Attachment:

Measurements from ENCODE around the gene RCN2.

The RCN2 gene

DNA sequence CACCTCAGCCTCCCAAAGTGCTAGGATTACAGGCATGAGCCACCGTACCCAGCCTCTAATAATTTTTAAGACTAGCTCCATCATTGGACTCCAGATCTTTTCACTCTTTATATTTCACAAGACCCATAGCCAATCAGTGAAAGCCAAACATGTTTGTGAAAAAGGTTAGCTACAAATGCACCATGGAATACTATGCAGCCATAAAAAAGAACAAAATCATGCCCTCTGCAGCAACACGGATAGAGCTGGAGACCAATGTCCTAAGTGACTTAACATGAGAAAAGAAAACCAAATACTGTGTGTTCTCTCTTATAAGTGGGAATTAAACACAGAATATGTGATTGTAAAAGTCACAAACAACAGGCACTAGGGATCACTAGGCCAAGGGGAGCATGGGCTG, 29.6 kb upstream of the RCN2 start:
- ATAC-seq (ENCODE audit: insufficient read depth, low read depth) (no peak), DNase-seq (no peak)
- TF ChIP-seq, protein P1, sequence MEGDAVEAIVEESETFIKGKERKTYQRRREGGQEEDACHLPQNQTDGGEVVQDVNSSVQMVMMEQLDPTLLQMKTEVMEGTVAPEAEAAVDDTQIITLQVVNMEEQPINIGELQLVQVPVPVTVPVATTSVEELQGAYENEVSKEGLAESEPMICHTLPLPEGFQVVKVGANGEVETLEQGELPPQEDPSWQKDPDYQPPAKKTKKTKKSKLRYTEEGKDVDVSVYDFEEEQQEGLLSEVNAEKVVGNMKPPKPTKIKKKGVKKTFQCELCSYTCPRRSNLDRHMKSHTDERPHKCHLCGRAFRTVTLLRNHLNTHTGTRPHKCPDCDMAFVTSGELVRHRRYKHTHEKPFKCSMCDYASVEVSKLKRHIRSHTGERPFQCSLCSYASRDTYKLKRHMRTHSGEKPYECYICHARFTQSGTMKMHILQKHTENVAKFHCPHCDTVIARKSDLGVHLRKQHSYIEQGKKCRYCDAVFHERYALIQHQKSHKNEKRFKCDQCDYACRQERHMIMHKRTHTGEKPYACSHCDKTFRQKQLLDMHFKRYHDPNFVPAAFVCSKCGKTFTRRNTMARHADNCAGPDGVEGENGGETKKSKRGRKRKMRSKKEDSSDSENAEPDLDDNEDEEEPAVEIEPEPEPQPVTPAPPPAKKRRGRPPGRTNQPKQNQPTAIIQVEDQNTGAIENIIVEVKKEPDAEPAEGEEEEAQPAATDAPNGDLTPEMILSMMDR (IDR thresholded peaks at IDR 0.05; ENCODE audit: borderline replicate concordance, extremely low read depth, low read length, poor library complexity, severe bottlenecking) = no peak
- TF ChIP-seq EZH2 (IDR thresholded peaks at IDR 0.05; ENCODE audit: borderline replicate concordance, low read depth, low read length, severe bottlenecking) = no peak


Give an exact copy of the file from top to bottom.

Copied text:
Measurements from ENCODE around the gene RCN2.

The RCN2 gene

DNA sequence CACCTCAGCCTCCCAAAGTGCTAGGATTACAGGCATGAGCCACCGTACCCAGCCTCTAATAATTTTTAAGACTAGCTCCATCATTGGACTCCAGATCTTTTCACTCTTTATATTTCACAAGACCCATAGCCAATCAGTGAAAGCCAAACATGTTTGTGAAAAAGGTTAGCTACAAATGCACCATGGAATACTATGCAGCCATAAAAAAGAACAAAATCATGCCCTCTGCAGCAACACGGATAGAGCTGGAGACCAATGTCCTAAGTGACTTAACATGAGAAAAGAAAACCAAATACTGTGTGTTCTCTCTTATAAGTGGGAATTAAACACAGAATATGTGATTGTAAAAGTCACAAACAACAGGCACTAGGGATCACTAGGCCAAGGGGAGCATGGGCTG, 29.6 kb upstream of the RCN2 start:
- ATAC-seq (ENCODE audit: insufficient read depth, low read depth) (no peak), DNase-seq (no peak)
- TF ChIP-seq, protein P1, sequence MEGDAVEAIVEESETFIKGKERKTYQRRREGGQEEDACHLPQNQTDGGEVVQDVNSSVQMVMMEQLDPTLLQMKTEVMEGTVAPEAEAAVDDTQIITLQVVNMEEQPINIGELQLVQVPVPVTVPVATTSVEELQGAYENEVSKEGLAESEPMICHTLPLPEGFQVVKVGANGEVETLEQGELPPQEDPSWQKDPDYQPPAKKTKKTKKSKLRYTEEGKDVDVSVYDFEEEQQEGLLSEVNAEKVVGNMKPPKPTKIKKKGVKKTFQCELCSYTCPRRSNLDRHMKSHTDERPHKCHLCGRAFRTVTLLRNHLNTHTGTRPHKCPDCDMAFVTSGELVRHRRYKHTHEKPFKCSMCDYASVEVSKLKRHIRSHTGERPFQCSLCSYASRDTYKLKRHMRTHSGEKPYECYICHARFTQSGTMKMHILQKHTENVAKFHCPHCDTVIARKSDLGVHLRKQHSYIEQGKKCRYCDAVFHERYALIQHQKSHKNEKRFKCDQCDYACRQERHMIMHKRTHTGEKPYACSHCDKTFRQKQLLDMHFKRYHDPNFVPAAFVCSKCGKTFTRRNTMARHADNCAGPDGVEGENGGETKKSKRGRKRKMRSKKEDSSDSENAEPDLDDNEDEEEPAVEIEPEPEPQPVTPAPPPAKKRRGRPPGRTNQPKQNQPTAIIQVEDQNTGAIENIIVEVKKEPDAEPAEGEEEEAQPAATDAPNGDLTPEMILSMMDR (IDR thresholded peaks at IDR 0.05; ENCODE audit: borderline replicate concordance, extremely low read depth, low read length, poor library complexity, severe bottlenecking) = no peak
- TF ChIP-seq EZH2 (IDR thresholded peaks at IDR 0.05; ENCODE audit: borderline replicate concordance, low read depth, low read length, severe bottlenecking) = no peak